Outside of the group's inactivity in the nineties, Mark Shelton has been slugging it out with MANILLA ROAD since 1977. One knows what to expect with the heavy metal band that's rightfully revered in the underground. Following the band's 1980 prog rock debut, "Invasion", its second proper album, 1982's succinctly and appropriately entitled "Metal", took on more of what's considered traditional metal's trappings. And from the proto-metal rumbling that saw its birth and earliest of days, the unit truly came into its own with the 1983 cult classic "Crystal Logic", almost universally regarded as the most shining jewel within MANILLA ROAD'S crown. They never made any left turns, and with album number 18—yes, you read that correctly—"To Kill a King", the group's delivered yet another reliable slab of epic traditional heavy metal. It's significantly more gloomy than 2015's "The Blessed Curse", augmented visually with virtuoso metal artist Paolo Girardi's portrayal of the murdering of a king.
The title track sets the album's tone with a bleak crawl threaded with a sense of drama and spiced with subtle and emotive acoustic guitars. Not unlike its early work, "To Kill a King" generally marches to the beat of a slower tempo, colored with the tasteful, nuanced work of drummer Neudi Neuderth. "Never Again" cascades forth with dreary qualities, midway picking up with a surge of metal power. The doom-like tendencies, as likable as they are, seem to be a little too prevalent in an album that exceeds an hour in length. Since the relatively more up-tempo material that the band began to cultivate progressively along its trajectory is largely absent, something is left to be desired for those familiar with the group's back catalogue. With that said, "Conqueror" and "The Arena" do pick up the pace and energy, breaking up what's otherwise simply too slow throughout.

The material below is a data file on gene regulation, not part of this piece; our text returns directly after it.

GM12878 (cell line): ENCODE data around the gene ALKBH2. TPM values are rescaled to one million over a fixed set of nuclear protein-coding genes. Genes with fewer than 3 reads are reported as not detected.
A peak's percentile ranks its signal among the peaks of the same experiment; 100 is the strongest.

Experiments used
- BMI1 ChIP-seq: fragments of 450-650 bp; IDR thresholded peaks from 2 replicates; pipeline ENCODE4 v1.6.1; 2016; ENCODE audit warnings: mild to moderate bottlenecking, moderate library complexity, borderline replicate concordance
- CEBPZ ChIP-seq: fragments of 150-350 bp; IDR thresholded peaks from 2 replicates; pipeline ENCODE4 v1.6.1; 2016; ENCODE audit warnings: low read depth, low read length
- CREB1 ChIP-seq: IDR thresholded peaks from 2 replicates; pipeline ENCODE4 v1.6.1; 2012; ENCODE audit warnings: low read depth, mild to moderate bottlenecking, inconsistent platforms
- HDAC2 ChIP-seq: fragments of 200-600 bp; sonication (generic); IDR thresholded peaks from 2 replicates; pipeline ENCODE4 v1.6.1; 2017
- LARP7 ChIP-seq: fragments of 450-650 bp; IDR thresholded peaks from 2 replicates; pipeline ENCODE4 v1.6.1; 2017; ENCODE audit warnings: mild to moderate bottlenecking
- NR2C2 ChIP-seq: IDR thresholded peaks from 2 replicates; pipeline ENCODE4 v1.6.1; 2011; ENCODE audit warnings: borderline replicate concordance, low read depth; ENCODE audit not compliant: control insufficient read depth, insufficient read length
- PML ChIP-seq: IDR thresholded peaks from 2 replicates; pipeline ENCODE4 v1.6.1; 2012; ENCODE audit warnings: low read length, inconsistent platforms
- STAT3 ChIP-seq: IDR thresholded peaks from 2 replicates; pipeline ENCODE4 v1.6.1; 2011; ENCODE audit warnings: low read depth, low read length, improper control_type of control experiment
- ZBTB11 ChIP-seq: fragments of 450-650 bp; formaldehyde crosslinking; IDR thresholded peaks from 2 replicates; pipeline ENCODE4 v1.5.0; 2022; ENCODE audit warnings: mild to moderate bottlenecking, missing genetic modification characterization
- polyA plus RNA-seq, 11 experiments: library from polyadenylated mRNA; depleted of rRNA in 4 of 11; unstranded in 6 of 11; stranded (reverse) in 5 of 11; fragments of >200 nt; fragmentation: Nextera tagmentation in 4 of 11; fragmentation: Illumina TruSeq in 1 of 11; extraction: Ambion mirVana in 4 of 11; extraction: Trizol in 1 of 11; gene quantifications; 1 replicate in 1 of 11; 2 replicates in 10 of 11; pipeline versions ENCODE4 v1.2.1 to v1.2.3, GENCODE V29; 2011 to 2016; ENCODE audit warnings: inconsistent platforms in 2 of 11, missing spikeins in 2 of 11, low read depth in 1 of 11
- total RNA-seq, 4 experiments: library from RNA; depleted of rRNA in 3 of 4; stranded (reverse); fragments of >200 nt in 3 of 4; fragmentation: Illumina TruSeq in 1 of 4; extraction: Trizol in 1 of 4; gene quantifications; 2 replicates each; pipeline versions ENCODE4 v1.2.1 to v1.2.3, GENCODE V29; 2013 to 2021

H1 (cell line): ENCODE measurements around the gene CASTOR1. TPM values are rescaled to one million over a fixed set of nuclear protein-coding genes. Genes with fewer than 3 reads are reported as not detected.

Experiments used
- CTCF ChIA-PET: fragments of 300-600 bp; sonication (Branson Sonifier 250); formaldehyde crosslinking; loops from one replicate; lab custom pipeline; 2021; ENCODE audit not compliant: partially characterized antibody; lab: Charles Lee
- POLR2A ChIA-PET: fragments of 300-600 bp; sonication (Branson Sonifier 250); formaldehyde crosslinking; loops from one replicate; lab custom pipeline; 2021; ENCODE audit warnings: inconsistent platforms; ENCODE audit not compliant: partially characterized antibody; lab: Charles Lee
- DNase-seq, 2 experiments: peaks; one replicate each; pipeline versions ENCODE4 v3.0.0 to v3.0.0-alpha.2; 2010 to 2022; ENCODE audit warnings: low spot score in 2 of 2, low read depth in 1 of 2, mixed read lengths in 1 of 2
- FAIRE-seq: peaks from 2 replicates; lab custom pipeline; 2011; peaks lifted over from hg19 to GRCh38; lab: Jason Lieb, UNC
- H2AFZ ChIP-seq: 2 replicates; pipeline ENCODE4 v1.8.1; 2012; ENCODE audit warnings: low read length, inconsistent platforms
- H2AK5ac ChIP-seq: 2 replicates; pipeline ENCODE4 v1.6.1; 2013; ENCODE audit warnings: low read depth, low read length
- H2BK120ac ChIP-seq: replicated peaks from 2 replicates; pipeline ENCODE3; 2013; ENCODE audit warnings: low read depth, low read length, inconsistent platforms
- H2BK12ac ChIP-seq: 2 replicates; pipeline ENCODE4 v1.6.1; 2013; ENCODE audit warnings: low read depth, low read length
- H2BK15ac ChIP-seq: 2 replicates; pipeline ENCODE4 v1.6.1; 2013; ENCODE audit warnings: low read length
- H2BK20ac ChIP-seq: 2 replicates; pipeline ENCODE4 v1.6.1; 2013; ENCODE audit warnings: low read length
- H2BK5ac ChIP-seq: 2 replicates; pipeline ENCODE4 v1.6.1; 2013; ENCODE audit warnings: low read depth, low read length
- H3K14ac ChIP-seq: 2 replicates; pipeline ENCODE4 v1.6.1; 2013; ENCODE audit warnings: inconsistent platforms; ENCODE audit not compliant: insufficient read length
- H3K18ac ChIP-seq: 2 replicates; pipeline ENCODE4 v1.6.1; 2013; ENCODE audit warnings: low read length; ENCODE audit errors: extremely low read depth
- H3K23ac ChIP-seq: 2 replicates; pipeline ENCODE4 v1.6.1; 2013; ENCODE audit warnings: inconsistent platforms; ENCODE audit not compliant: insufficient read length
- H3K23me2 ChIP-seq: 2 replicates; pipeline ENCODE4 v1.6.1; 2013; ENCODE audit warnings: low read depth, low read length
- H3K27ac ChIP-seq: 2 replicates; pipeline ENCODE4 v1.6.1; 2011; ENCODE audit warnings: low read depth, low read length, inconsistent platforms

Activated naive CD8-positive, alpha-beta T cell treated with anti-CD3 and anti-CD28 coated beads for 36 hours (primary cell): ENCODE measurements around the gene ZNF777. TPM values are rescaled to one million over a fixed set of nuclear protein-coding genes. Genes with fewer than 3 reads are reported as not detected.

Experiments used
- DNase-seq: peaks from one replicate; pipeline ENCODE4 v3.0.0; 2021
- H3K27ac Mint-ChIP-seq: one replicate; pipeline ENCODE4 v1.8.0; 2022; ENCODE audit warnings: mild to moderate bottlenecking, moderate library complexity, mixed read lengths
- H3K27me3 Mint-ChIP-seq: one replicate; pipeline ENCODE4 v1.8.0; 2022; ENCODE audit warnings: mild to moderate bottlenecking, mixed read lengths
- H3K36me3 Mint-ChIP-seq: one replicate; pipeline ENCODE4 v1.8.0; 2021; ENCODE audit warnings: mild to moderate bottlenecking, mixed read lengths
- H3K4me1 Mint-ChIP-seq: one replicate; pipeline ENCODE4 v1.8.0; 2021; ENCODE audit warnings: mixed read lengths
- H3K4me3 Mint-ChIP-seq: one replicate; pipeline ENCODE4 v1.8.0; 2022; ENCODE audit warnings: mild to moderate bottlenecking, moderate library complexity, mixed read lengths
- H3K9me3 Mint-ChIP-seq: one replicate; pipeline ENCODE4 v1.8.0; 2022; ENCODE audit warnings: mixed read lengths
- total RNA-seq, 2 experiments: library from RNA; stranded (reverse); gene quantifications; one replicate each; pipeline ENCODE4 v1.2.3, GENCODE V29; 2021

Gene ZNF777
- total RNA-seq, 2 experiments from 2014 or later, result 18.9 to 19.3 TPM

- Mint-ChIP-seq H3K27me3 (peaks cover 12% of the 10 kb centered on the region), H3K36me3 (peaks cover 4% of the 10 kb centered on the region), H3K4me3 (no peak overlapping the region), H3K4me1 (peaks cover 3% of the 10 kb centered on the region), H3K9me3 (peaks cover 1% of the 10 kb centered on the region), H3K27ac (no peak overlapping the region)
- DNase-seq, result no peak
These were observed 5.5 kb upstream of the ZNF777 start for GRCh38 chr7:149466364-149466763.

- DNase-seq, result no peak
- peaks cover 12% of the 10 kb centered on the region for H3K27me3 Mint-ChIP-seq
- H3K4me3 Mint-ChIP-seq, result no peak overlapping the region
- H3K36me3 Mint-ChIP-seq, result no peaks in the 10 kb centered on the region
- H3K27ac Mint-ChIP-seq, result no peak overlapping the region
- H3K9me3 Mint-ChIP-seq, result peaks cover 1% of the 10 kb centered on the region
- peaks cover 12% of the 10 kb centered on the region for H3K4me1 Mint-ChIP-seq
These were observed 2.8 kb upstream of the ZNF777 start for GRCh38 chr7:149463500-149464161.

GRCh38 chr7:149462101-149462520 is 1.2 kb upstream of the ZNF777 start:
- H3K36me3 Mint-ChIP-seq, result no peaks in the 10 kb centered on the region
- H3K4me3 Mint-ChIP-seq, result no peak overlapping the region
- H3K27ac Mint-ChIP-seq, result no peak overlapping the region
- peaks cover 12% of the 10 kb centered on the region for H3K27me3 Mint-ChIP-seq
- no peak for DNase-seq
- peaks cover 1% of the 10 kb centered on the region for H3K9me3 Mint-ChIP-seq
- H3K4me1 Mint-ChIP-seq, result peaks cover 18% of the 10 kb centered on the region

Mark Shelton's work continues to gracefully dance through a variety of emotive sonic pastures in a way that showcases his immense talent while avoiding the common pitfall of similarly skilled artists who drown in the waters of misguided, aimless, self-absorbed noodling. In other words, his skill set is employed toward the demands of the song. The same can be said of his vocals, complemented by second vocalist Bryan Patrick whose pipes exude a similar kind of vibrato but with more clarity.
It will be hard for MANILLA ROAD to ever eclipse an eternal classic like "Crystal Logic", but that isn't necessarily the point. "To Kill a King" is a fantastic collection of songs that measures up well against the band's best output, and it outshines the bulk of the competition in the realm of epic, traditional heavy metal, regarding both old-timers and newcomers alike.